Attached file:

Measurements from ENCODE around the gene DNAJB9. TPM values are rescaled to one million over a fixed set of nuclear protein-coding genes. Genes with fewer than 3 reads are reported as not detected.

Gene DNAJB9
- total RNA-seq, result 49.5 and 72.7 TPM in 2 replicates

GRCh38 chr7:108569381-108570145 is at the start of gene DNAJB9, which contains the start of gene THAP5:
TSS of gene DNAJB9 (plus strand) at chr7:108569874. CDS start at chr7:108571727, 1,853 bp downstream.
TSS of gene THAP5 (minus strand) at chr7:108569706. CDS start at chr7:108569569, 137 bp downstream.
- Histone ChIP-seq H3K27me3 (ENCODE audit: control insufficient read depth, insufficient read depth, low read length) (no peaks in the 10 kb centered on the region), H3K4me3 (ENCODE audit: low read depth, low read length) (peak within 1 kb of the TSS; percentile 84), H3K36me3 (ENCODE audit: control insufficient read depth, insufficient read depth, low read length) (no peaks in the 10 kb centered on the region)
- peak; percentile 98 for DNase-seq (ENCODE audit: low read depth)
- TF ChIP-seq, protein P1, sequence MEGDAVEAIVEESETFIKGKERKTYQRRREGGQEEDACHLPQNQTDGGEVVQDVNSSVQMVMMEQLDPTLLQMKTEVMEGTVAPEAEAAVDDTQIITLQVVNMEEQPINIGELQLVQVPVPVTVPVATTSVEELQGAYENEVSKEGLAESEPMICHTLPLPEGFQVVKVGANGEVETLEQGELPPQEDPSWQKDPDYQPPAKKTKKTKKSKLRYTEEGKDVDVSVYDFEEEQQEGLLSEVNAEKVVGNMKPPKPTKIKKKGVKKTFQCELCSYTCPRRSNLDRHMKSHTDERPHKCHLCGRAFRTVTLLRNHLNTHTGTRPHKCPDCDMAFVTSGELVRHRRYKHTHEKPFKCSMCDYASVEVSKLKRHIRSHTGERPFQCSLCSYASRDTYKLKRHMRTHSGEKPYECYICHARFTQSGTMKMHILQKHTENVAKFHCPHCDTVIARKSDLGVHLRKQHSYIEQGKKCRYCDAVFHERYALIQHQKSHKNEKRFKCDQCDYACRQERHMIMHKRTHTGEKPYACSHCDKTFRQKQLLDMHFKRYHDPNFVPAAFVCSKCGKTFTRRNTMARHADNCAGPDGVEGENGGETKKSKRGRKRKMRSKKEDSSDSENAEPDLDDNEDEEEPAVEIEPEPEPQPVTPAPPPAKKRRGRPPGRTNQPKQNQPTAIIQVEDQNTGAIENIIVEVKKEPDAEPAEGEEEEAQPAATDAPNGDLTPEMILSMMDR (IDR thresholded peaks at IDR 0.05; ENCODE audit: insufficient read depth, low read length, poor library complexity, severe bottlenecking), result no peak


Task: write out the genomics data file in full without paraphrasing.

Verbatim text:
Measurements from ENCODE around the gene DNAJB9. TPM values are rescaled to one million over a fixed set of nuclear protein-coding genes. Genes with fewer than 3 reads are reported as not detected.

Gene DNAJB9
- total RNA-seq, result 49.5 and 72.7 TPM in 2 replicates

GRCh38 chr7:108569381-108570145 is at the start of gene DNAJB9, which contains the start of gene THAP5:
TSS of gene DNAJB9 (plus strand) at chr7:108569874. CDS start at chr7:108571727, 1,853 bp downstream.
TSS of gene THAP5 (minus strand) at chr7:108569706. CDS start at chr7:108569569, 137 bp downstream.
- Histone ChIP-seq H3K27me3 (ENCODE audit: control insufficient read depth, insufficient read depth, low read length) (no peaks in the 10 kb centered on the region), H3K4me3 (ENCODE audit: low read depth, low read length) (peak within 1 kb of the TSS; percentile 84), H3K36me3 (ENCODE audit: control insufficient read depth, insufficient read depth, low read length) (no peaks in the 10 kb centered on the region)
- peak; percentile 98 for DNase-seq (ENCODE audit: low read depth)
- TF ChIP-seq, protein P1, sequence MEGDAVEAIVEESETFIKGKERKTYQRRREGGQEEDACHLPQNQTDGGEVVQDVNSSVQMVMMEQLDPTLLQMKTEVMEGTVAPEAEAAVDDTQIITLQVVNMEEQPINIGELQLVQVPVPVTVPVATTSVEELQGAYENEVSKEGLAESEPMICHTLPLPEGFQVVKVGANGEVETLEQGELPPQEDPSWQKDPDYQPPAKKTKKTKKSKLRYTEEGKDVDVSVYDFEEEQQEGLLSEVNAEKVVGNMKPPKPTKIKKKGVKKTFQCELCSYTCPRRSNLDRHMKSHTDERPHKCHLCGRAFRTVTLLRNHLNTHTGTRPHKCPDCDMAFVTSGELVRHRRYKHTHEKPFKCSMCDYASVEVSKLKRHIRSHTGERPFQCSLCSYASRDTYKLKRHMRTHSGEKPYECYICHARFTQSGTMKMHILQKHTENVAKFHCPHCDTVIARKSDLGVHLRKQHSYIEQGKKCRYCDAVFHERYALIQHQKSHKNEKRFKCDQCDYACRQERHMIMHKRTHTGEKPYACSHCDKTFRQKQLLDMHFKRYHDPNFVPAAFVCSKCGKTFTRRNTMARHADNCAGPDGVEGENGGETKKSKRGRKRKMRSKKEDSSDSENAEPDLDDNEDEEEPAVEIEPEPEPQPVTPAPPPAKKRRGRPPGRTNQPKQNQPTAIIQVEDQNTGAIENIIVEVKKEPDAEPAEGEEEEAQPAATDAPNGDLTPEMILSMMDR (IDR thresholded peaks at IDR 0.05; ENCODE audit: insufficient read depth, low read length, poor library complexity, severe bottlenecking), result no peak